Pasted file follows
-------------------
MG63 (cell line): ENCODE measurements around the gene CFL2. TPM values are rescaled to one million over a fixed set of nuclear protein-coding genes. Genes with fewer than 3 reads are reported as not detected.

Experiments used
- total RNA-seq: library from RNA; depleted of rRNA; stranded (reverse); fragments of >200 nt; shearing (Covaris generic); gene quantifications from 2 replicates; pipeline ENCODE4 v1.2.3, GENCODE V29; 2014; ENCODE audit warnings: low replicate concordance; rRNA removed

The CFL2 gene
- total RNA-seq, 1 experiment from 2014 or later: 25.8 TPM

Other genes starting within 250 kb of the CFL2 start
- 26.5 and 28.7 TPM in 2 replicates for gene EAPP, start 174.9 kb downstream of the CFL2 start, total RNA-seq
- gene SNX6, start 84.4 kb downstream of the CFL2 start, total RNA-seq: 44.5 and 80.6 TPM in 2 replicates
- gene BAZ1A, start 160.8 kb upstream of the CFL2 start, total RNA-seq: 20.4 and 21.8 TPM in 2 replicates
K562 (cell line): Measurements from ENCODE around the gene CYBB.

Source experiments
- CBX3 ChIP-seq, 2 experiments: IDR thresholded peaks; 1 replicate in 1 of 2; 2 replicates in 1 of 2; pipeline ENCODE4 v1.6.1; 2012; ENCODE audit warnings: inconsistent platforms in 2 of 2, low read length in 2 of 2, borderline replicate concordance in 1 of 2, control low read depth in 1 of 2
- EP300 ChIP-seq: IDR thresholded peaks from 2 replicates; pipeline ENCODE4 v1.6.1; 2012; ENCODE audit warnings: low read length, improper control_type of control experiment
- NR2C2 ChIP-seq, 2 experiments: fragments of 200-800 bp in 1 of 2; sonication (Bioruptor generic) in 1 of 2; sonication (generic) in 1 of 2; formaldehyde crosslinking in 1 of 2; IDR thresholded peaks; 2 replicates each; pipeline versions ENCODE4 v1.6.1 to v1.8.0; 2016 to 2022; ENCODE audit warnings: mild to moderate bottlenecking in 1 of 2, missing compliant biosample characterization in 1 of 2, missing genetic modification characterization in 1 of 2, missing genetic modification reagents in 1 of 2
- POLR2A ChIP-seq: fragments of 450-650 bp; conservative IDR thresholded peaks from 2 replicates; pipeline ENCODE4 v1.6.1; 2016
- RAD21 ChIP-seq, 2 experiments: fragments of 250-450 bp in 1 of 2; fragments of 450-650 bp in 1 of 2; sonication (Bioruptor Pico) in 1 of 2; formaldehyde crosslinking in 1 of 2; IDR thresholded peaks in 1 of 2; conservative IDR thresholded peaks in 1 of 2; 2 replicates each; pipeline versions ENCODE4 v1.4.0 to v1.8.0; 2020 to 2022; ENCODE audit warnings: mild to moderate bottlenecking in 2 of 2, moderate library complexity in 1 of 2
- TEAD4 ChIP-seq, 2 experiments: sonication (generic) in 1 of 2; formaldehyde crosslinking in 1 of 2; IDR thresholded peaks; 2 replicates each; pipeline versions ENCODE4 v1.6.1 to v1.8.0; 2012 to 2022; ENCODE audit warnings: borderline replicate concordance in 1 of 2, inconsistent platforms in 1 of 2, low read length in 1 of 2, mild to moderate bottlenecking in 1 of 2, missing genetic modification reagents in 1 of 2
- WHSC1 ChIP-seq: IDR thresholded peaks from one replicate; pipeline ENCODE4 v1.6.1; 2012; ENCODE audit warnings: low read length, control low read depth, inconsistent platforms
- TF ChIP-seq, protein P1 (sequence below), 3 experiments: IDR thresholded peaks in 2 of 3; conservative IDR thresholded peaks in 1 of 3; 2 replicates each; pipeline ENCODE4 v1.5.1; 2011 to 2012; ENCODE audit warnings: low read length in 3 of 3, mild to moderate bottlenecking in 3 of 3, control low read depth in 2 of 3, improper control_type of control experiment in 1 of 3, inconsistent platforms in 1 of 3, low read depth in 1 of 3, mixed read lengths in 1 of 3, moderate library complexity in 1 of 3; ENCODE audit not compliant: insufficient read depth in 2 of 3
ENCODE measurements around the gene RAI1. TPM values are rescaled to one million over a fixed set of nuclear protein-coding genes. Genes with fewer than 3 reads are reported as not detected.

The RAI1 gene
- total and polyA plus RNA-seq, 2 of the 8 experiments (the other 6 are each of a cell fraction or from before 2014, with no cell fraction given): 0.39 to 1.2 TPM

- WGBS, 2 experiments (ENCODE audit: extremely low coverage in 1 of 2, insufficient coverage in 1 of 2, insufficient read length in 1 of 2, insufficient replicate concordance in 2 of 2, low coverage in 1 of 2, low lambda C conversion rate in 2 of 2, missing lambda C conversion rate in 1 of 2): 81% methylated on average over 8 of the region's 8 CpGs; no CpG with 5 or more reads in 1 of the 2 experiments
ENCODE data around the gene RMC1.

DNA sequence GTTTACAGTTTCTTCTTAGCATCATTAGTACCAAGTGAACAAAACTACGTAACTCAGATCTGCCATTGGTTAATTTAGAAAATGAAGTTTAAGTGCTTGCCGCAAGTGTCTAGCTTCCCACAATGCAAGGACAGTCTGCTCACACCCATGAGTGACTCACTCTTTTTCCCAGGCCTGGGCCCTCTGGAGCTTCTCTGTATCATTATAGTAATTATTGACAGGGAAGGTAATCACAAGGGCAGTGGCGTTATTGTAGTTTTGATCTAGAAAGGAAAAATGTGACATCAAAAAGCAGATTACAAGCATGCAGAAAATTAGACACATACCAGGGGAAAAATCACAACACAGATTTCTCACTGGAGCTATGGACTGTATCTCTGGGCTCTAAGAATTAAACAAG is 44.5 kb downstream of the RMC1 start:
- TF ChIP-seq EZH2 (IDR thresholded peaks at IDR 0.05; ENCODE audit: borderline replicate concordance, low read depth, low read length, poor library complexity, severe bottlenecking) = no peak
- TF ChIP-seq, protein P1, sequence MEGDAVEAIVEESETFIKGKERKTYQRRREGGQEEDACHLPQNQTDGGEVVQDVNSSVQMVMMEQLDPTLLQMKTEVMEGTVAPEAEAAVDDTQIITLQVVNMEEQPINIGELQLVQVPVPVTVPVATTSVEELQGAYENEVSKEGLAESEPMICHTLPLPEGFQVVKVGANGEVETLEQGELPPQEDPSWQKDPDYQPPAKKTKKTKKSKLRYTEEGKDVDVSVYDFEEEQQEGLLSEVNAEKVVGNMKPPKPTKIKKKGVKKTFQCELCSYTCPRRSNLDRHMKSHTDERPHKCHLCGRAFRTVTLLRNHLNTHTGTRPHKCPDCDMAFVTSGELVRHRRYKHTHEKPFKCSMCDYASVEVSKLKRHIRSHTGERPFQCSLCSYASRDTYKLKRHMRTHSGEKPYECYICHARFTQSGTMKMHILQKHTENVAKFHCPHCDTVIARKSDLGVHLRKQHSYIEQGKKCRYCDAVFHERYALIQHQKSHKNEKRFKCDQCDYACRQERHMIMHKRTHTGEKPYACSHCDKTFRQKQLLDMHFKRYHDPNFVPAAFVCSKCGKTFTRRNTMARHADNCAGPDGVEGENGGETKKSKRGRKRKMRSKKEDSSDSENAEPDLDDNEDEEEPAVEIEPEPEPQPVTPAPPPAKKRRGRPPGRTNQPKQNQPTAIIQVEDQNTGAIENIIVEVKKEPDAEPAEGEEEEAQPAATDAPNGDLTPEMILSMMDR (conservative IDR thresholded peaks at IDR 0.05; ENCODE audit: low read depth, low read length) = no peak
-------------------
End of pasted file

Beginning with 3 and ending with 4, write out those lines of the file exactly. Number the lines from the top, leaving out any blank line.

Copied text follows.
- total RNA-seq: library from RNA; depleted of rRNA; stranded (reverse); fragments of >200 nt; shearing (Covaris generic); gene quantifications from 2 replicates; pipeline ENCODE4 v1.2.3, GENCODE V29; 2014; ENCODE audit warnings: low replicate concordance; rRNA removed

The CFL2 gene